Posts Tagged ‘Welsh mythology’

For those of us who follow a Welsh-influenced spiritual tradition, this plant is meaningful. Who remembers which goddess figure from the Mabinogion is made of three blooms, including that of Meadowsweet (plus Oak and Broom)? Blodeuwedd, AKA Flower Face. Her tale may seem grim and unflattering, but look deeper. Is she betraying Lleu? Or is she honoring herself and her own sovereignty?

Also note that Meadowsweet was used to help create aspirin by the Bayer company and that it has been used as an anti-inflammatory, for upset stomachs, colds, and heartburn. It was also the popular strewing herb at weddings as well as in homes.

Blessings!

Druid Plant Oracle Meadowsweet.jpg

Meadowsweet – Transition, Blessing, Celebration (also Transience, The Familiar, Routine)

Meaning: Traces of Meadowsweet, Heather, and Royal Fern have been found on Neolithic drinking vessels in Scotland – leading archeologists to speculate that these plants were used to brew ale. Later, Meadowsweet was used marriage celebrations. This card may indicate that a time of celebration or transition is due. Meadowsweet’s creamy flowers and summery smell are a reminder that change is one of the greatest features of being alive in this world, and the best way to accept change is to celebrate it. Whether you are leaving job, relationship, or familiar surroundings or are joining forces with colleagues or a partner, this is a time to truly celebrate the change that is occurring – offering flowers to the God or Goddess and accepting the transformations this transition will bring.

The card may also be urging you to formally mark and celebrate a transition or major event in your life, or that of your family, that you’ve been tempted to ignore, such as moving or leaving home, reaching puberty, succeeding in a creative project, achieving a significant age, separating, or divorcing.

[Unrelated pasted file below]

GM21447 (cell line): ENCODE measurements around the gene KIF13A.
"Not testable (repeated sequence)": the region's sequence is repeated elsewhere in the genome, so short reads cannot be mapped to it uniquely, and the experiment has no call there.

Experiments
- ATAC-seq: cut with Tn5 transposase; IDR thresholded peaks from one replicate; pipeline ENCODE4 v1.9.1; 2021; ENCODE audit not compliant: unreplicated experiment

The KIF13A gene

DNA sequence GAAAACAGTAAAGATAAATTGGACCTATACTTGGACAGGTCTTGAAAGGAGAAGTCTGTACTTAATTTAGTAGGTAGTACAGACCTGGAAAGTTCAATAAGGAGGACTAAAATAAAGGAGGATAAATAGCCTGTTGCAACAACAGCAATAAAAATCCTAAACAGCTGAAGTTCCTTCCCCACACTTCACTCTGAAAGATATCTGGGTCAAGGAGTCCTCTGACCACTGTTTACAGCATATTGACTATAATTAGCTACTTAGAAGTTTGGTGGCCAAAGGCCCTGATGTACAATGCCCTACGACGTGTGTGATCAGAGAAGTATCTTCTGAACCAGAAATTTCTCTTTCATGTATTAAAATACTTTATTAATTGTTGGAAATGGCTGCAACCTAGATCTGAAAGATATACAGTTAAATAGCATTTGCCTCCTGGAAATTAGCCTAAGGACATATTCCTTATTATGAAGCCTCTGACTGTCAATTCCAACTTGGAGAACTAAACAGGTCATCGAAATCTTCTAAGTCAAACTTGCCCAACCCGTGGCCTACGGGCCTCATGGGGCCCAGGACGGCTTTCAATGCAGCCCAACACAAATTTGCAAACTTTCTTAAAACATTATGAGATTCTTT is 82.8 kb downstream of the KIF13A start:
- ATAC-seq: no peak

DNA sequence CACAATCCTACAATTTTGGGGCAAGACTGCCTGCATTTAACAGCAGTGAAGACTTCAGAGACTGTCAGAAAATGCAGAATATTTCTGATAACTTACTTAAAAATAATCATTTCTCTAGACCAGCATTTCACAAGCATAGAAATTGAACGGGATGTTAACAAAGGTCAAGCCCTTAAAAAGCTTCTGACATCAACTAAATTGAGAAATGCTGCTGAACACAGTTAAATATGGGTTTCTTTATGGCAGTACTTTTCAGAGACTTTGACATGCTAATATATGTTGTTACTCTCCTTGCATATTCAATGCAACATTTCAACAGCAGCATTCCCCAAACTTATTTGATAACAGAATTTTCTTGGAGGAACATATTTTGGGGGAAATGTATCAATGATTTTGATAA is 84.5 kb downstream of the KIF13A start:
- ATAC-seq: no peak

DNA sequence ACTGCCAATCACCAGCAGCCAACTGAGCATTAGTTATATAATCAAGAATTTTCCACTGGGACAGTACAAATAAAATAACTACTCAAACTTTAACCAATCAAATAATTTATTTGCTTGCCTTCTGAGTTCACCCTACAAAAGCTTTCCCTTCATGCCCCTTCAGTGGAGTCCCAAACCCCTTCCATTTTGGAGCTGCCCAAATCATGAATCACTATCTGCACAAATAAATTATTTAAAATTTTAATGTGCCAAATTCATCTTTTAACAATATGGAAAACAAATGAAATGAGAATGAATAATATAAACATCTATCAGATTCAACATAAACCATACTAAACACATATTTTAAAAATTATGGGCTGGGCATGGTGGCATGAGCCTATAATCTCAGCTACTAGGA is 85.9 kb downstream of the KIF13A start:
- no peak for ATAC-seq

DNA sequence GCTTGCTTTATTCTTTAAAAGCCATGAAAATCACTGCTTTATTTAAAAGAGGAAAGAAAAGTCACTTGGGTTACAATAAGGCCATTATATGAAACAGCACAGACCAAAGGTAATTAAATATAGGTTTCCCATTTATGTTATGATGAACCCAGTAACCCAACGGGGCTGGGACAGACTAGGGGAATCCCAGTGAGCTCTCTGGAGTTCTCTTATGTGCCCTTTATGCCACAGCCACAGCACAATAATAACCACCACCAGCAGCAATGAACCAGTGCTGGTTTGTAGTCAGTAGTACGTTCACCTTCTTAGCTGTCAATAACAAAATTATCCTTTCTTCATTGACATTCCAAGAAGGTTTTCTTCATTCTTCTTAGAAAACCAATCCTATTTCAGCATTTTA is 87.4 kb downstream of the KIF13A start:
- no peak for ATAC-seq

This card could also refer to the need to slow down and acknowledge change. In the old times, change was considered significant and was often celebrated or marked ritually. Today we are so used to change that we barely give it a thought – we change cars and computers, houses, partners and jobs – with a speed that would have amazed our ancestors. Although our potential for learning and freedom has expanded, we have suffered as a result. Hurtling furiously toward the future, we have forgotten how to live in the moment and how to enjoy both change and the stability that comes from the familiar.

Choosing this card may indicate that it is time to celebrate the familiar and to take time to enjoy the contstants in your life that don’t often change. Routine and sameness can be stultifying, but they can also provide the ground through which you can deepen your character and soul.

The Druid Plant Oracle by Philip and Stephanie Carr-Gomm, art by Will Worthington

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